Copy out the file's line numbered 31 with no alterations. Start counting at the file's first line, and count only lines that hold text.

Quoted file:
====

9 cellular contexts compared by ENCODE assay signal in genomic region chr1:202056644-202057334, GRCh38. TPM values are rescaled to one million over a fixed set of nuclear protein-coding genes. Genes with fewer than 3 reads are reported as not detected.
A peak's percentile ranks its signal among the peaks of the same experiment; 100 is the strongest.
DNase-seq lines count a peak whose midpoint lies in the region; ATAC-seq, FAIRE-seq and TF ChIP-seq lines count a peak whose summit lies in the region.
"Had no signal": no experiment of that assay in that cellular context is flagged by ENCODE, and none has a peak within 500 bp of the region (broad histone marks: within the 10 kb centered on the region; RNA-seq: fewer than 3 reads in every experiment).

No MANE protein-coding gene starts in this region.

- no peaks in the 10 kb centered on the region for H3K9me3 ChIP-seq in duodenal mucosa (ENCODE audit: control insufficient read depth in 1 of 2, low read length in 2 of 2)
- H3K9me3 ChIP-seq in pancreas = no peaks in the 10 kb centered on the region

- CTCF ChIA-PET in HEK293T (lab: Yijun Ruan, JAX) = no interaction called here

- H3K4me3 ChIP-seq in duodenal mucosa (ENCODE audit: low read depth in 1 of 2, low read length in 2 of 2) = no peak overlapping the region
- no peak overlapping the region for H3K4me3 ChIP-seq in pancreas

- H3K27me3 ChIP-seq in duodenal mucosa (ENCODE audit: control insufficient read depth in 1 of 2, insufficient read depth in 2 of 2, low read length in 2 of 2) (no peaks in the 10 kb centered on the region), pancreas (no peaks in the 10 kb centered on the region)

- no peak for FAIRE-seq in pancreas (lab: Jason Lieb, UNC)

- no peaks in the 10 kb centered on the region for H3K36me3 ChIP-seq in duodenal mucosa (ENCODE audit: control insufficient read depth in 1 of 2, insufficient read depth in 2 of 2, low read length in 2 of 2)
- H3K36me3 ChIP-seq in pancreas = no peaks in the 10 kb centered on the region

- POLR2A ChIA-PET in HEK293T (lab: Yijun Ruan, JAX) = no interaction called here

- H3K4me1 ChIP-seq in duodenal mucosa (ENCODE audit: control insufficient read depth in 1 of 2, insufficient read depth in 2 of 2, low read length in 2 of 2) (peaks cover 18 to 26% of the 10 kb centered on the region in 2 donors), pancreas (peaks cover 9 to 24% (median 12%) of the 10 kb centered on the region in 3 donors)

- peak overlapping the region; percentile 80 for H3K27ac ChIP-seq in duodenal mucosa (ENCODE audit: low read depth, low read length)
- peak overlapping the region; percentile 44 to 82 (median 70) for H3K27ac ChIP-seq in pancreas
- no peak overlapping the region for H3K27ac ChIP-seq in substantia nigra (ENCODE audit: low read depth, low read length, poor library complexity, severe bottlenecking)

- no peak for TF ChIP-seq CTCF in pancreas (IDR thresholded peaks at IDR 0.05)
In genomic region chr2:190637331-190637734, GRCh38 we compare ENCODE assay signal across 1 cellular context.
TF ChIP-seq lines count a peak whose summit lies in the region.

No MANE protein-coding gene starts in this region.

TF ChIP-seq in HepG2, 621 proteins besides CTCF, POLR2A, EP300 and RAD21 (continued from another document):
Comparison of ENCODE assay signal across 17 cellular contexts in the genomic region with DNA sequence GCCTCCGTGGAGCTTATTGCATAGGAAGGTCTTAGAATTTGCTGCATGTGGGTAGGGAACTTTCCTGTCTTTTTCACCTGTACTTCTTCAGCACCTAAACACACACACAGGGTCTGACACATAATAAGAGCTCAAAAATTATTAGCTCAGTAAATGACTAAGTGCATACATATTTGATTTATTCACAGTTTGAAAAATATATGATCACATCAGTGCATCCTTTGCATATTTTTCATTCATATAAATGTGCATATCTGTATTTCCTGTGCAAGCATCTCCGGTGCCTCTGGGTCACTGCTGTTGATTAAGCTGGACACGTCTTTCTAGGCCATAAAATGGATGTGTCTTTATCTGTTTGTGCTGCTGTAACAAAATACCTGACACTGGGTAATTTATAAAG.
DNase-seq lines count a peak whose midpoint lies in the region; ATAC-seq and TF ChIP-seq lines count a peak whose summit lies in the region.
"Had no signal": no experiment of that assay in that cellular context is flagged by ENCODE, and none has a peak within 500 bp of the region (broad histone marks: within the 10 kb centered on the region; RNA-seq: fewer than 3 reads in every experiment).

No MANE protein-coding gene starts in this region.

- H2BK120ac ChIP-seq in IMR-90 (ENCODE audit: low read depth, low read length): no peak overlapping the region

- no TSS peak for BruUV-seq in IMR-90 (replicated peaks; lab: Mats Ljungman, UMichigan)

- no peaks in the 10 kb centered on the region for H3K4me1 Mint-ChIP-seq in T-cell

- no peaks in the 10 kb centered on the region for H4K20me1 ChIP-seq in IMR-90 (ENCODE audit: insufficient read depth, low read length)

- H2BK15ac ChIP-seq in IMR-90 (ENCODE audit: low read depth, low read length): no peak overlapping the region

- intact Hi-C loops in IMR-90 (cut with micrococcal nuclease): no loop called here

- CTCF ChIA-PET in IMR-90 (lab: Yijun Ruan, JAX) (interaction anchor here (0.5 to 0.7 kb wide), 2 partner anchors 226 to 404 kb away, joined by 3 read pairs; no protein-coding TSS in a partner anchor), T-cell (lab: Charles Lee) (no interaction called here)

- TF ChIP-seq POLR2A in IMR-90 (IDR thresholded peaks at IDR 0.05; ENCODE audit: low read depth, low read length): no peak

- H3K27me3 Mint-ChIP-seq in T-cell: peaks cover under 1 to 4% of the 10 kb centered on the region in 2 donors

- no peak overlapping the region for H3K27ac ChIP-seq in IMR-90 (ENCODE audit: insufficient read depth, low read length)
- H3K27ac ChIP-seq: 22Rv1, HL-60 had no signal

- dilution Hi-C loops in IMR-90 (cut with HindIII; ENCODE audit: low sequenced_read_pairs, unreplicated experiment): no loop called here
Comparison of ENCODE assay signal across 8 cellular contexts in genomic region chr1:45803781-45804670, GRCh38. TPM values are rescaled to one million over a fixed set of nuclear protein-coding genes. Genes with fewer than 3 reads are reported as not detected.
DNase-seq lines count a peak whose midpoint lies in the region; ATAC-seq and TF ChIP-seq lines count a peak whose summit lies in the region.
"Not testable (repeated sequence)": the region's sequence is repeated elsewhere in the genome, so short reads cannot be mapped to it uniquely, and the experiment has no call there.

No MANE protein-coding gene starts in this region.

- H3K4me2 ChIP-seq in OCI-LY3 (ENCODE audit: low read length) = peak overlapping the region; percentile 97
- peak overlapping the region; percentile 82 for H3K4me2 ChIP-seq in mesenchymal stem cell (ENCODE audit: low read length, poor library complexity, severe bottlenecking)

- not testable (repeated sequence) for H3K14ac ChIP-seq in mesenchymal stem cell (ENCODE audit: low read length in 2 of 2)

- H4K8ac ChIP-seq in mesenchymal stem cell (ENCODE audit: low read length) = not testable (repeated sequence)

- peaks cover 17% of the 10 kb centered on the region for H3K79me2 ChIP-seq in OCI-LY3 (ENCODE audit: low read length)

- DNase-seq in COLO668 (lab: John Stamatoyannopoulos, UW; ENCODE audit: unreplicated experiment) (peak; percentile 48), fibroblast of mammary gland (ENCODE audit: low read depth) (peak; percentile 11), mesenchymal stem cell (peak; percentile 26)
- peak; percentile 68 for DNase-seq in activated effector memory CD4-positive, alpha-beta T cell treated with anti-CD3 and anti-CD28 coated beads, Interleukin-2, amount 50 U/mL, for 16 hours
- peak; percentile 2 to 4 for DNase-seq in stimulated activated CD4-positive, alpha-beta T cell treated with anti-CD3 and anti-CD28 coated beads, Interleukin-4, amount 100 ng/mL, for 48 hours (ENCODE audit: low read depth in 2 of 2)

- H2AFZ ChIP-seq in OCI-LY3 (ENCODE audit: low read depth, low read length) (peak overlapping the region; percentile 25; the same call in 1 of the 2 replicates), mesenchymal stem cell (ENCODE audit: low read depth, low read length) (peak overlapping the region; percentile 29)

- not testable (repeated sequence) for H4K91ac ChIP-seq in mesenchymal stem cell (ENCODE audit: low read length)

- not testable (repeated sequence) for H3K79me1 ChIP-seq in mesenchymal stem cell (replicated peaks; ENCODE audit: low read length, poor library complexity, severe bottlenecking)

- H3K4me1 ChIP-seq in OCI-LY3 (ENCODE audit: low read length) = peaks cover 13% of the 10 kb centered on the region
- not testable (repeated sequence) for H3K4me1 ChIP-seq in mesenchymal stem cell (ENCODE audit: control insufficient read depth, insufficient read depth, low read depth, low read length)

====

- no peaks in the 10 kb centered on the region for H3K4me1 Mint-ChIP-seq in T-cell